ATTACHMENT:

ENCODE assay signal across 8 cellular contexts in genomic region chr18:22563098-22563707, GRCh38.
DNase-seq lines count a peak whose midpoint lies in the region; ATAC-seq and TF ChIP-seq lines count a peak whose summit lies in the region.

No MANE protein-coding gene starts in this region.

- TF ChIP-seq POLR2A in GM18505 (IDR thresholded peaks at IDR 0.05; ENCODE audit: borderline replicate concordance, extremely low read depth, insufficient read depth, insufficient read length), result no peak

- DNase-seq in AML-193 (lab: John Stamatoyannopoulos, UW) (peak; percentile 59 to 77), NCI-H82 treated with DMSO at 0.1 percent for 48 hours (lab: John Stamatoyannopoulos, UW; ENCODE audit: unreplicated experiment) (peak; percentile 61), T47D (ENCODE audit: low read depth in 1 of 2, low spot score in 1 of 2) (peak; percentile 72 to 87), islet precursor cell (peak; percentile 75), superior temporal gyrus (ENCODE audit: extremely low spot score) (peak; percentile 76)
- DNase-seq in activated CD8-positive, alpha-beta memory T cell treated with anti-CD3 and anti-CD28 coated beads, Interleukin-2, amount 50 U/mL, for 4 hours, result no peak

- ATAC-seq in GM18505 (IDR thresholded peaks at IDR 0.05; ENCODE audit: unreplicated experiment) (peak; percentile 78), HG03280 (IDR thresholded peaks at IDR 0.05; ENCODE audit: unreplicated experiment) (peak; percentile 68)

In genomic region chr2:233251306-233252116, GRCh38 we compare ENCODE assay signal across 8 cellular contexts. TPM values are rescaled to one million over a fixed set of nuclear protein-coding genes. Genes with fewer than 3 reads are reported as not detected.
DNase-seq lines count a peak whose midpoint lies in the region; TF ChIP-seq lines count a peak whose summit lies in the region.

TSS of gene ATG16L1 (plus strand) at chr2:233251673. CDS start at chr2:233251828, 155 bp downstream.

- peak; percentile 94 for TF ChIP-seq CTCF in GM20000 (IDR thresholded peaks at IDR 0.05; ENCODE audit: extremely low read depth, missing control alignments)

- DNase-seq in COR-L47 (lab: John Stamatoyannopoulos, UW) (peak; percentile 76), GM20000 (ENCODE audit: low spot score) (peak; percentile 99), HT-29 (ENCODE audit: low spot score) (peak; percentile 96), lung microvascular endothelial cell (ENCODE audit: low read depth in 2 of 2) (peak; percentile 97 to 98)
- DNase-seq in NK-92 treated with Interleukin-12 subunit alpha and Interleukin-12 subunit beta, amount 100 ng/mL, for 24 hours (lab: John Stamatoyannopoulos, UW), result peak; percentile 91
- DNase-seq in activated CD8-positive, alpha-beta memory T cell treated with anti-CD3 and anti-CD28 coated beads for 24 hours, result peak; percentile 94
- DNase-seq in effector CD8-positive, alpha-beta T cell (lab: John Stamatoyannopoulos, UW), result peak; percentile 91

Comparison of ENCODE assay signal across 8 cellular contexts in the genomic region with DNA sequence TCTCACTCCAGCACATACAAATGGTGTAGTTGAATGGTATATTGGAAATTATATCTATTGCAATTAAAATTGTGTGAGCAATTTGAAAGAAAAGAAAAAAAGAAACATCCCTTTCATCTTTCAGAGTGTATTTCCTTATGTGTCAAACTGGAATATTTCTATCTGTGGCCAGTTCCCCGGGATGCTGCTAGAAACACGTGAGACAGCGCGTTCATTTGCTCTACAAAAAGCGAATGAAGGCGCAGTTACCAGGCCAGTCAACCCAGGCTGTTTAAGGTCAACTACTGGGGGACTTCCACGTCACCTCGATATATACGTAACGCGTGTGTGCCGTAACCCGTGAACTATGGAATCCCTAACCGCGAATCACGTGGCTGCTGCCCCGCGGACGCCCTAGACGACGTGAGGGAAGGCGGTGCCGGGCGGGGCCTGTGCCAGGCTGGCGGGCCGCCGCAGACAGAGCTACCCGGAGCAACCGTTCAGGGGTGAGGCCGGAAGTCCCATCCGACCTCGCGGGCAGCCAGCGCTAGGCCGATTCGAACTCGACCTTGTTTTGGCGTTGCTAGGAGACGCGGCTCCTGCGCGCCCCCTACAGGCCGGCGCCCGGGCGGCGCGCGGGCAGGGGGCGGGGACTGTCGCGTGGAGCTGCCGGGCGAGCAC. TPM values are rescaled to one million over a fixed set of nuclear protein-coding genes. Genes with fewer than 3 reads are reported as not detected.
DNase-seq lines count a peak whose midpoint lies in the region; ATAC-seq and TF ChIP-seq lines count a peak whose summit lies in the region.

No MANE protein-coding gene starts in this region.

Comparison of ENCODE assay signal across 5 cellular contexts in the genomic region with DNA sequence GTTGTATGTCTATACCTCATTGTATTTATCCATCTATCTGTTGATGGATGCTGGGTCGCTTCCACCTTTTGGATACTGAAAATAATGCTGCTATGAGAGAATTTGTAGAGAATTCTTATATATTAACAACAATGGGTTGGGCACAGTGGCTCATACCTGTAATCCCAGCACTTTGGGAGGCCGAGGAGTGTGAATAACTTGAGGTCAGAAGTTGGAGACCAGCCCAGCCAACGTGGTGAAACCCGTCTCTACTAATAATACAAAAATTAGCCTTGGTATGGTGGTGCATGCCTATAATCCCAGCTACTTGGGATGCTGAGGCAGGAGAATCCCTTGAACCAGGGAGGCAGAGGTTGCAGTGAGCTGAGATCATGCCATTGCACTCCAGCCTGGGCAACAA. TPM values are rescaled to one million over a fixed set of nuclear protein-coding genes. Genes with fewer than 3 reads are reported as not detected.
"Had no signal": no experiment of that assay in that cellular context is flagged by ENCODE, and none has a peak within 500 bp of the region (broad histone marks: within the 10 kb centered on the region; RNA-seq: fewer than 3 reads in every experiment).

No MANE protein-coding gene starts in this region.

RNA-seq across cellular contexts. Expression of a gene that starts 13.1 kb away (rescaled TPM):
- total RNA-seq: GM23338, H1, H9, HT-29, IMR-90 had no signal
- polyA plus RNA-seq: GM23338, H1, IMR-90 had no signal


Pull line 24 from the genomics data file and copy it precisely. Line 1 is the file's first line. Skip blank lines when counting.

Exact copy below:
- polyA plus RNA-seq: GM23338, H1, IMR-90 had no signal